Aboriginal Quandamooka woman
Shara is an Australian Aboriginal contemporary artist from Quandamooka country, inspired by stories of her Elders, the generation from One Mile.
Shara Delaney is a traditional owner through her parents the Delaney and close families, the Noounccal, Ngugi & Gorenpul clan groups of Quandamooka. Shara’s paintings are her identity as a strong saltwater woman, connection to family, sand and sea.
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This artwork represents Caring for Country. Jara means country, yaga means work, and nya means caring. Aboriginal and Torres Strait Islander People have always advocated for country. Our voices and input are so vital regarding managing and protecting land and water. Our knowledge systems which are linked to our long-term interactions with stories of significant places within our country. The use of vibrant colour speaks of our old people's philosophy of life and cultural teachings that are important for all to consider within their interactions with the environment.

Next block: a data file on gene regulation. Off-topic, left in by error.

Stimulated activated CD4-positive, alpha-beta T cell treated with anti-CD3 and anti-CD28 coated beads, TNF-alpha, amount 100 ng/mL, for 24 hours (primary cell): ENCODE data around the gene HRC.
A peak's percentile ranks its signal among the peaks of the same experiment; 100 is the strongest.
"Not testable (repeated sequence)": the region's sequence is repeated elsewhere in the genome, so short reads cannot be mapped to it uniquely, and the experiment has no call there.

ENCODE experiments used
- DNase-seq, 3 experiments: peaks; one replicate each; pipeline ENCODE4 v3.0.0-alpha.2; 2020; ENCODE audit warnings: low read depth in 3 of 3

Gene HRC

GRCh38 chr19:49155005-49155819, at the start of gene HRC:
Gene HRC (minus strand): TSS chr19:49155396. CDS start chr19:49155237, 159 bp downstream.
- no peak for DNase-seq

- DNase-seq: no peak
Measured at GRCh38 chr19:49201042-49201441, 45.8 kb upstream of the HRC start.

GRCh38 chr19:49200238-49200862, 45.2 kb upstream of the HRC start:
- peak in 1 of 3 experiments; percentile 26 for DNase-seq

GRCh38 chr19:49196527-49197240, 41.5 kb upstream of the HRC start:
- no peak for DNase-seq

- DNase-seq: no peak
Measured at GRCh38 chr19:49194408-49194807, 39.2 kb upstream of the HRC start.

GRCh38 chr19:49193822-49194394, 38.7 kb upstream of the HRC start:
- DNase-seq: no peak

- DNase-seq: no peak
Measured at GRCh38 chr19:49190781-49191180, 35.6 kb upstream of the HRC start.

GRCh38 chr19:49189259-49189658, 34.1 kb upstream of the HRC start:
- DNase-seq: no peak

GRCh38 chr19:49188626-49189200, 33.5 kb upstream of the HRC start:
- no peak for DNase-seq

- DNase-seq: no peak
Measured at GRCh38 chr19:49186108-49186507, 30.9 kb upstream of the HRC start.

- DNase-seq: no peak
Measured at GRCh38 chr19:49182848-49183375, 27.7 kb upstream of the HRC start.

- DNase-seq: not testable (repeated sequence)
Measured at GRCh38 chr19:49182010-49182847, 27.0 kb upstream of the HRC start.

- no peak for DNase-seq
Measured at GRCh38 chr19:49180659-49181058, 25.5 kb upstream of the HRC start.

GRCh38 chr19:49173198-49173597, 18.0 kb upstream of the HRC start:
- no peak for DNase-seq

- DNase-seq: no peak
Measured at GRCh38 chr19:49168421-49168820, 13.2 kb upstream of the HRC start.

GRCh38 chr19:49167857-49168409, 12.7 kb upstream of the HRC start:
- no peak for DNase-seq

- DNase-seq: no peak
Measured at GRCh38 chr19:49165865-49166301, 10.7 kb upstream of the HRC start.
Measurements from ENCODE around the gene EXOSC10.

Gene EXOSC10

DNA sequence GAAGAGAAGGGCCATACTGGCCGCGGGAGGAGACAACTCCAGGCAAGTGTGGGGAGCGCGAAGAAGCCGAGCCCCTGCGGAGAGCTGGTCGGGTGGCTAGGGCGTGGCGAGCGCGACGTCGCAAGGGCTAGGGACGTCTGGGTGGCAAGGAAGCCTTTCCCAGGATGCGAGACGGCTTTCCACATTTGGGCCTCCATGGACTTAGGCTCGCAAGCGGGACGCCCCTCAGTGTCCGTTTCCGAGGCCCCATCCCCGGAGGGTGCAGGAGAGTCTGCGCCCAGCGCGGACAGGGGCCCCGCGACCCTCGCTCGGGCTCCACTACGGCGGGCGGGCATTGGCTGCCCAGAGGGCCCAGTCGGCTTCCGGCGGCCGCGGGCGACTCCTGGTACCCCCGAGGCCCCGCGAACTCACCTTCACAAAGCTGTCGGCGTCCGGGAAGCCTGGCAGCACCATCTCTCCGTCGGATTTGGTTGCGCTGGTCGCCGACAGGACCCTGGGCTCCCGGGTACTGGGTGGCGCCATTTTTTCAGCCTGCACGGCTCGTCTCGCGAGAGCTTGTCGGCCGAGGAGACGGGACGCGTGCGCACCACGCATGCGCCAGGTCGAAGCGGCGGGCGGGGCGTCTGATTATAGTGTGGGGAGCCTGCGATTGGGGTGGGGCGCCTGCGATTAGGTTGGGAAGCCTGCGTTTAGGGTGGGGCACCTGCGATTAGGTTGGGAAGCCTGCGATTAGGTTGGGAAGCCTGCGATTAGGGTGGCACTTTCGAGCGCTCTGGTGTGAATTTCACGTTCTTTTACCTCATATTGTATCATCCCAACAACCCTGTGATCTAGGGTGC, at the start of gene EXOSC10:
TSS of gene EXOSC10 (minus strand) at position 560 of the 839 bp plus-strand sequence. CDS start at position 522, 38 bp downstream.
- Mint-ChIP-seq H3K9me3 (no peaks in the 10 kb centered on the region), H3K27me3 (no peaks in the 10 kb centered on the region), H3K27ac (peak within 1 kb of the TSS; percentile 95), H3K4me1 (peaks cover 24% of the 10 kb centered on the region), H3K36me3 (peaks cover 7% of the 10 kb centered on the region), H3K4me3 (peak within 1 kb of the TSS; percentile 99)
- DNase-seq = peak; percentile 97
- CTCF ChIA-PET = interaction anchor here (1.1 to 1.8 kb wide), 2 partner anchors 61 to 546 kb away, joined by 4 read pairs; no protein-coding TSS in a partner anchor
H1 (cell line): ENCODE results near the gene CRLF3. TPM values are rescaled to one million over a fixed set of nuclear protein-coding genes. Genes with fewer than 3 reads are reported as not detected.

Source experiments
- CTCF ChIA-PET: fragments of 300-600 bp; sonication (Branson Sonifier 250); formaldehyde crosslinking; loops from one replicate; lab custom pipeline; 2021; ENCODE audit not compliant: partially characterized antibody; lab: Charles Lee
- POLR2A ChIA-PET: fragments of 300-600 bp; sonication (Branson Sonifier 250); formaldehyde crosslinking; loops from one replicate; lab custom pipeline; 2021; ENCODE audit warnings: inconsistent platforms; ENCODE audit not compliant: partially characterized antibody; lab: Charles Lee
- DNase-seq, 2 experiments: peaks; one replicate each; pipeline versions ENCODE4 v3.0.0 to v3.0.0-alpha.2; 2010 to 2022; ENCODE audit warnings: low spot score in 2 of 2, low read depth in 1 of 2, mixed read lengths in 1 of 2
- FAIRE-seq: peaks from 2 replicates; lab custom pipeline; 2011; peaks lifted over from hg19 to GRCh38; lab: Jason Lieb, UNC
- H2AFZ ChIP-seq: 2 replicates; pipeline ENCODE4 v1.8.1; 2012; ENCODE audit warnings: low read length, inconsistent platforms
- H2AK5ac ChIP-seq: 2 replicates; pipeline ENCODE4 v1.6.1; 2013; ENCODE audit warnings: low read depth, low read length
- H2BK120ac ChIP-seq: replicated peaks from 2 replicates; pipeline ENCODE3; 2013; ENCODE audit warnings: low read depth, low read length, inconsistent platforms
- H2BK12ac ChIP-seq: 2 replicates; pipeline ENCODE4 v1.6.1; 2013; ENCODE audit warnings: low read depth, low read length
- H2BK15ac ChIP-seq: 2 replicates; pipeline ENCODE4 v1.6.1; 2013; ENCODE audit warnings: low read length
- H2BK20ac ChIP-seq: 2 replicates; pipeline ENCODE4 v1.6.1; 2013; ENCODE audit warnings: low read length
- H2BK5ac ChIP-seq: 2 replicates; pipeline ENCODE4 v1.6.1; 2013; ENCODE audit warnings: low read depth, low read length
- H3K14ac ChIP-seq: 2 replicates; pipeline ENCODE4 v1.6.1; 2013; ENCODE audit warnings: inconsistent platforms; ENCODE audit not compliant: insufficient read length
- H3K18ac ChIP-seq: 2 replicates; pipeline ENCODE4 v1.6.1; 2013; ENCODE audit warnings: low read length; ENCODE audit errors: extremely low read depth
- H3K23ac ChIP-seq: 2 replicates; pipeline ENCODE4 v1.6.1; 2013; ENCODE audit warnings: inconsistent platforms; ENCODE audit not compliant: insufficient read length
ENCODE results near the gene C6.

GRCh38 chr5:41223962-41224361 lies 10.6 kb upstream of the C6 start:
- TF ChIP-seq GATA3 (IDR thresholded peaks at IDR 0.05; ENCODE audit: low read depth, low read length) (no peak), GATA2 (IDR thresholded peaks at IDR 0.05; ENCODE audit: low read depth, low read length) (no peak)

It's great to see contemporary and traditional practices being used by mob in Caring for Country strategies. Never underestimate our cultural knowledge because we have successfully used these practises for thousands of years.
If you want to heal country, then pay attention to First Nations Voices. This artwork hopes to capture the past and express deeply felt concerns regarding desecration of ancient sites and the struggle to reclaim cultural context.
Connection to Country
This contemporary painting highlights the First Nation People of Australia’s relationship to the land - past, present and future. The circles represent each First Nation group, who we belong to and identify as. It portrays the intricate, respectful, spiritually and physically dependent, grateful, and protective ties to Country that gives us strength, resilience and a hope for the future.
In my design, I wanted to capture how I look up to my mother and grandmother like how many of us can relate; the mother figure who has kept the family together, made the sacrifices and achievements made for us to achieve greater, who continue to inspire us.
First Nation Voice
This artwork is about the first nation voice of this country having a say on our rights and issues regarding our people. Our culture is thousands of years old, we should be respected and acknowledged.
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